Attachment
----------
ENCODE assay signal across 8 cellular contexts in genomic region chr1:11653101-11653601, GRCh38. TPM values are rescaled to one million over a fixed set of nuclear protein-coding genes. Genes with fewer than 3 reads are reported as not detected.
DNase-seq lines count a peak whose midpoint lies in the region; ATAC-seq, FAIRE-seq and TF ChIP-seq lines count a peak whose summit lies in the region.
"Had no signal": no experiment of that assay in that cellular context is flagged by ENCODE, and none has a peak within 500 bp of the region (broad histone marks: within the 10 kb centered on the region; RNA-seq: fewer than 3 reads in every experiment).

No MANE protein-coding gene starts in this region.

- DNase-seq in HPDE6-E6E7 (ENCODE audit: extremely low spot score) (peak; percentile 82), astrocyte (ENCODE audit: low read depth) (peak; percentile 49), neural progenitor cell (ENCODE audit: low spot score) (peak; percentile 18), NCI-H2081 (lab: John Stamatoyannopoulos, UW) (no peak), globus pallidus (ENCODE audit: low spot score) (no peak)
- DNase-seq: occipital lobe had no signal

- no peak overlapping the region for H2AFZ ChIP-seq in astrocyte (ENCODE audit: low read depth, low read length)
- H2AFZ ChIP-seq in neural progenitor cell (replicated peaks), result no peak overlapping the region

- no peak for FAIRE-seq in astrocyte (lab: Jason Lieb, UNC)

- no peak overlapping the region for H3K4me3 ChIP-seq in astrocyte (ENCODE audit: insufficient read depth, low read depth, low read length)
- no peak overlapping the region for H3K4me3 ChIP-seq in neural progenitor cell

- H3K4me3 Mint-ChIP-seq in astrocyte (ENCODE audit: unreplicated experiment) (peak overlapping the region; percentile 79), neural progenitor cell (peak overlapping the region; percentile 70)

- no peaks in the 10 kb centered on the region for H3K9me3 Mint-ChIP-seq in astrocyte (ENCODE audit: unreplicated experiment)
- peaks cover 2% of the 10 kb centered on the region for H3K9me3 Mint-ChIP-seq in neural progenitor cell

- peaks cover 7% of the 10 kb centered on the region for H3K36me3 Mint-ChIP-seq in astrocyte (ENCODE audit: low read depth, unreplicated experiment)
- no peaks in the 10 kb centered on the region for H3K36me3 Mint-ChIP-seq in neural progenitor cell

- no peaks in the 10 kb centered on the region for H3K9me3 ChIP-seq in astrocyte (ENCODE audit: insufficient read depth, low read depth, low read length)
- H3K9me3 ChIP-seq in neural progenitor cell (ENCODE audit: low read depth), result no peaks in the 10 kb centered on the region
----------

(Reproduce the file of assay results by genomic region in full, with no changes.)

ENCODE assay signal across 8 cellular contexts in genomic region chr1:11653101-11653601, GRCh38. TPM values are rescaled to one million over a fixed set of nuclear protein-coding genes. Genes with fewer than 3 reads are reported as not detected.
DNase-seq lines count a peak whose midpoint lies in the region; ATAC-seq, FAIRE-seq and TF ChIP-seq lines count a peak whose summit lies in the region.
"Had no signal": no experiment of that assay in that cellular context is flagged by ENCODE, and none has a peak within 500 bp of the region (broad histone marks: within the 10 kb centered on the region; RNA-seq: fewer than 3 reads in every experiment).

No MANE protein-coding gene starts in this region.

- DNase-seq in HPDE6-E6E7 (ENCODE audit: extremely low spot score) (peak; percentile 82), astrocyte (ENCODE audit: low read depth) (peak; percentile 49), neural progenitor cell (ENCODE audit: low spot score) (peak; percentile 18), NCI-H2081 (lab: John Stamatoyannopoulos, UW) (no peak), globus pallidus (ENCODE audit: low spot score) (no peak)
- DNase-seq: occipital lobe had no signal

- no peak overlapping the region for H2AFZ ChIP-seq in astrocyte (ENCODE audit: low read depth, low read length)
- H2AFZ ChIP-seq in neural progenitor cell (replicated peaks), result no peak overlapping the region

- no peak for FAIRE-seq in astrocyte (lab: Jason Lieb, UNC)

- no peak overlapping the region for H3K4me3 ChIP-seq in astrocyte (ENCODE audit: insufficient read depth, low read depth, low read length)
- no peak overlapping the region for H3K4me3 ChIP-seq in neural progenitor cell

- H3K4me3 Mint-ChIP-seq in astrocyte (ENCODE audit: unreplicated experiment) (peak overlapping the region; percentile 79), neural progenitor cell (peak overlapping the region; percentile 70)

- no peaks in the 10 kb centered on the region for H3K9me3 Mint-ChIP-seq in astrocyte (ENCODE audit: unreplicated experiment)
- peaks cover 2% of the 10 kb centered on the region for H3K9me3 Mint-ChIP-seq in neural progenitor cell

- peaks cover 7% of the 10 kb centered on the region for H3K36me3 Mint-ChIP-seq in astrocyte (ENCODE audit: low read depth, unreplicated experiment)
- no peaks in the 10 kb centered on the region for H3K36me3 Mint-ChIP-seq in neural progenitor cell

- no peaks in the 10 kb centered on the region for H3K9me3 ChIP-seq in astrocyte (ENCODE audit: insufficient read depth, low read depth, low read length)
- H3K9me3 ChIP-seq in neural progenitor cell (ENCODE audit: low read depth), result no peaks in the 10 kb centered on the region